In the band’s early days, Hannah would drag herself from show to show, forcing herself on stage each night. Sometimes she didn’t turn up to shows altogether. “It’s just unfair on everyone,” she reflects today. “It’s not right for the artist and it’s not right for the people that have bought the tickets to see you. We had different managers at the beginning of our career, who aren’t our managers anymore. And people say that it’s not about the money – that they want what’s best for you – but it’s just not true. It is absolutely about the money.”
“Artists keep being burnt out – you see it happen again and again and again” – Hannah Reid
At the start of their careers the band worked with an “iconic manager” with an “old-school” mentality, who had supported the band from the very beginning. “He was also one of the first people who said, ‘You’ve got an incredible voice – we need to do something with this’”, Hannah recounts of their relationship. But ultimately the workload piled on top of the band meant that they had to part ways with said manager as they felt overworked and exhausted.
“To say it was stressful doesn’t even begin to actually sum up how difficult it was,” adds Dan of the split, which came between the band’s first two albums. “I just remember endless conversations with lawyers, and just the complications of it. It was really, really stressful.”
The band rallied together throughout this difficult process, and are now surrounded by a new team. Hannah, Dan and Dot are now responsible for signing off on their own schedules, too, which means the trio will turn down opportunities if they result in overwhelming levels of work and time away, with a focus on keeping the band healthy.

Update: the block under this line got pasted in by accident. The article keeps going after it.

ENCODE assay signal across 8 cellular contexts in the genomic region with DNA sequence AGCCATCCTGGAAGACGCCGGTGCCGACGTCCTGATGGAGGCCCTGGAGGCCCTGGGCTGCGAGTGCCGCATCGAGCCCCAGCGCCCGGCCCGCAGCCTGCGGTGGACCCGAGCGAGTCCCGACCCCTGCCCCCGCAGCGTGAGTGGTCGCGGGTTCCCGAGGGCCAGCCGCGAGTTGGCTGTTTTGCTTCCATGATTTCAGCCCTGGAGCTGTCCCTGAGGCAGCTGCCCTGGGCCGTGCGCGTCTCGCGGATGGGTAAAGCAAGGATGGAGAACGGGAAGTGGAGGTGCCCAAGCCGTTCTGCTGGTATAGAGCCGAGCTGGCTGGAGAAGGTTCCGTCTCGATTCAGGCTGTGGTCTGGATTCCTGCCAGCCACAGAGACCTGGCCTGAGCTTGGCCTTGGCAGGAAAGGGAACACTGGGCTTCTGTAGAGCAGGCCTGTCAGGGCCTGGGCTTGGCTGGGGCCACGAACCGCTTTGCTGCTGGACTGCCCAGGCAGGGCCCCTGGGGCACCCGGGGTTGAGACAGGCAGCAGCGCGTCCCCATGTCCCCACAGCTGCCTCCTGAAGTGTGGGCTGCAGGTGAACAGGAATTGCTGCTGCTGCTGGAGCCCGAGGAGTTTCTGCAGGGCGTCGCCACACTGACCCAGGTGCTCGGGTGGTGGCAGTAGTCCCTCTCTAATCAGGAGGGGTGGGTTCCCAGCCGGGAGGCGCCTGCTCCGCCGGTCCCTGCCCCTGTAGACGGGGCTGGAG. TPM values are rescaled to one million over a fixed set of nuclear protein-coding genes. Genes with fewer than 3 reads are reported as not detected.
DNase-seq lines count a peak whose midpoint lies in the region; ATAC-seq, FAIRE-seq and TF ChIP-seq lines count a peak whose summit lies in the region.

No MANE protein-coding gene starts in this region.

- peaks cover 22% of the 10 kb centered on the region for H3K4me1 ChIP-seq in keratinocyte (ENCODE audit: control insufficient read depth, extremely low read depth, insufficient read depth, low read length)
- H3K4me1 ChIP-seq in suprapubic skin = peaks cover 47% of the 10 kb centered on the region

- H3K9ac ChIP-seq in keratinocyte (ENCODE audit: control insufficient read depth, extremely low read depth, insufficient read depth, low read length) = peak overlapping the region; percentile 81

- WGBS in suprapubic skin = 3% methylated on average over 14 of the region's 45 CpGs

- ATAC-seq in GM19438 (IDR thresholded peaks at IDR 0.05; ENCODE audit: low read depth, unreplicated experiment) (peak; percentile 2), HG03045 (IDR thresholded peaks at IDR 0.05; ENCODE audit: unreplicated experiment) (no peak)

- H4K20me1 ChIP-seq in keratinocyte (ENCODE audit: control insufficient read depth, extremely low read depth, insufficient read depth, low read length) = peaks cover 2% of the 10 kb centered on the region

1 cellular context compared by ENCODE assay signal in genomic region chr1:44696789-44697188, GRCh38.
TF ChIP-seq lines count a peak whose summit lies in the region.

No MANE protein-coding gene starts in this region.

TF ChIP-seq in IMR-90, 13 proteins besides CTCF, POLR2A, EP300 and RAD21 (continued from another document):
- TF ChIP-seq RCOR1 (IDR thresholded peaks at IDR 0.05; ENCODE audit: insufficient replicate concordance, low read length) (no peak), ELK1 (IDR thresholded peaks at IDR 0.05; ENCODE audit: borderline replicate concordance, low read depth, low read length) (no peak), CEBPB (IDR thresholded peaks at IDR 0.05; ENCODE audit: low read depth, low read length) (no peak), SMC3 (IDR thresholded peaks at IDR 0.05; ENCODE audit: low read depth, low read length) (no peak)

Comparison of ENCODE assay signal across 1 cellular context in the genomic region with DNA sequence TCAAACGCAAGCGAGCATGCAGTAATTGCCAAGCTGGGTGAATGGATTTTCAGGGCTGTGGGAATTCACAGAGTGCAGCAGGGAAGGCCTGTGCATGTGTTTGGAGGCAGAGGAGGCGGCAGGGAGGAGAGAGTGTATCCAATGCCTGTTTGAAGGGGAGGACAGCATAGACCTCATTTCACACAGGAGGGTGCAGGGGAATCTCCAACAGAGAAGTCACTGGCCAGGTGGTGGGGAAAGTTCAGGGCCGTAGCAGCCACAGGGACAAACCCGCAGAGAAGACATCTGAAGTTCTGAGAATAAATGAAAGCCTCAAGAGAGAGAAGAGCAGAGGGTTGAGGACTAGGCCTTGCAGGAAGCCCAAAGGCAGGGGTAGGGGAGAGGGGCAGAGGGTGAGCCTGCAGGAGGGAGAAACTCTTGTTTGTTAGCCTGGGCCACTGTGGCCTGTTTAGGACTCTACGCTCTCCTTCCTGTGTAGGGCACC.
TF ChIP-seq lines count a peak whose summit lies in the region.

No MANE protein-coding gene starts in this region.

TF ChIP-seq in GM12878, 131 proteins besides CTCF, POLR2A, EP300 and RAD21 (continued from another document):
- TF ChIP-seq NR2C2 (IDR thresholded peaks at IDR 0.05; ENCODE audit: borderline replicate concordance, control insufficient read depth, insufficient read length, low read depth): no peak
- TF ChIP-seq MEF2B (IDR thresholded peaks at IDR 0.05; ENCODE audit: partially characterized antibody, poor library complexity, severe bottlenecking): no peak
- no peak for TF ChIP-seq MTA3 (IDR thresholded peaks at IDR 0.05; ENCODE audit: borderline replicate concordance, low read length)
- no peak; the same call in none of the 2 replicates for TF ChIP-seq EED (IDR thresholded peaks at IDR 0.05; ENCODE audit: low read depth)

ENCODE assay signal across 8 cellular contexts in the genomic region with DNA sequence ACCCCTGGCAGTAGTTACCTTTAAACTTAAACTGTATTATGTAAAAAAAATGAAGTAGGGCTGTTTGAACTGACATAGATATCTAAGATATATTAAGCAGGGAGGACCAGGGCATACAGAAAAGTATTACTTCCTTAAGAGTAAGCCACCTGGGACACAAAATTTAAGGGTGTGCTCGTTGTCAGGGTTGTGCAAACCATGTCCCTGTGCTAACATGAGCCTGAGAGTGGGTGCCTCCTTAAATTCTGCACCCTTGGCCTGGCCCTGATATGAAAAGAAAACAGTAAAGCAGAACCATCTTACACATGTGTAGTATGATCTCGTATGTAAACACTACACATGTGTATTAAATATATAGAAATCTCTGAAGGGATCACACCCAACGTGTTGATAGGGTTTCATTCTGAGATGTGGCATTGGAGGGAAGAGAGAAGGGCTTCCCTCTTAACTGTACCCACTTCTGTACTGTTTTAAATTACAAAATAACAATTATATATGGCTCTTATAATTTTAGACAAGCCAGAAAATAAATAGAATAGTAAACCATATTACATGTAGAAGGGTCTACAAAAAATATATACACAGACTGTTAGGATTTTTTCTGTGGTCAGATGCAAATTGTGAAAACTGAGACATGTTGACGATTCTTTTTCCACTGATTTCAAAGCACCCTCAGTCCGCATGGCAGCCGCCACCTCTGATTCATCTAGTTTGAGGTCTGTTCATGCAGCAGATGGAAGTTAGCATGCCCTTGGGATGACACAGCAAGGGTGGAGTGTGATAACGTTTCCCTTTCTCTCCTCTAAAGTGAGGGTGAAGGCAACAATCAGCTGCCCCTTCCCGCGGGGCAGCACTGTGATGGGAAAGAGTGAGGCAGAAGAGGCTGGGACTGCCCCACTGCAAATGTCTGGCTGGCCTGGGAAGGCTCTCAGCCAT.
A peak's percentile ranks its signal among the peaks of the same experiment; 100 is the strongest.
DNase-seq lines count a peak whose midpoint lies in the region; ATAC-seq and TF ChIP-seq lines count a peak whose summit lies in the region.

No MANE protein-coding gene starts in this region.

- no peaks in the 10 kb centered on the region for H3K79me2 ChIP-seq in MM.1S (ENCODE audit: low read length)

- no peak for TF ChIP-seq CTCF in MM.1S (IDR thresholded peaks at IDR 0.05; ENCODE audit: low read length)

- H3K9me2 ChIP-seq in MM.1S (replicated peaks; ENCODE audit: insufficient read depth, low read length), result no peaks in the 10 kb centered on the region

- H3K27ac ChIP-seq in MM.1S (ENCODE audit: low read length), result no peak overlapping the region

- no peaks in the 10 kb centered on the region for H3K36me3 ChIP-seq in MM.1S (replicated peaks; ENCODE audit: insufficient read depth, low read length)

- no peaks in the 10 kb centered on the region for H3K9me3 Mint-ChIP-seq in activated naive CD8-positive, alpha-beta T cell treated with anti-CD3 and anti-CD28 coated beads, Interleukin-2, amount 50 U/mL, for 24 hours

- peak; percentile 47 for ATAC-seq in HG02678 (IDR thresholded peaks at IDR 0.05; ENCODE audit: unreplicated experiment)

But at least the hidden turmoil the band experience wasn’t all for nothing. “I think I’m a better person because of it,” Hannah reflects. “I think we’ll tour a lot less, but in a way I’m glad, because if I’m then looking at a schedule that I know is manageable, I will then be able to make each and every one of those gigs so special. If you end up in a place where you’re so exhausted or unwell, you’re not giving your fans what they deserve.”
With ‘Californian Soil’, the band have plotted a course that will, hopefully, ensure the album is celebrated live as it should be – with the best show the band can give, and Hannah leading the charge, respected as the impressive frontwoman that she is.
In stepping back, London Grammar have examined the demons of the past and identified a clearer path forward – one that lies in Hannah taking her place as the true leader of London Grammar, giving her the space to push back against the sexism she’s faced near-daily in her career. This shift in dynamic may see her giving the fans what they deserve, but more importantly, she’s giving herself what she deserves too.
London Grammar’s ‘Californian Soil’ is out April 9
Styling by Charlotte Roberts
Makeup by Ninni Nummela
Hair by Kei Terada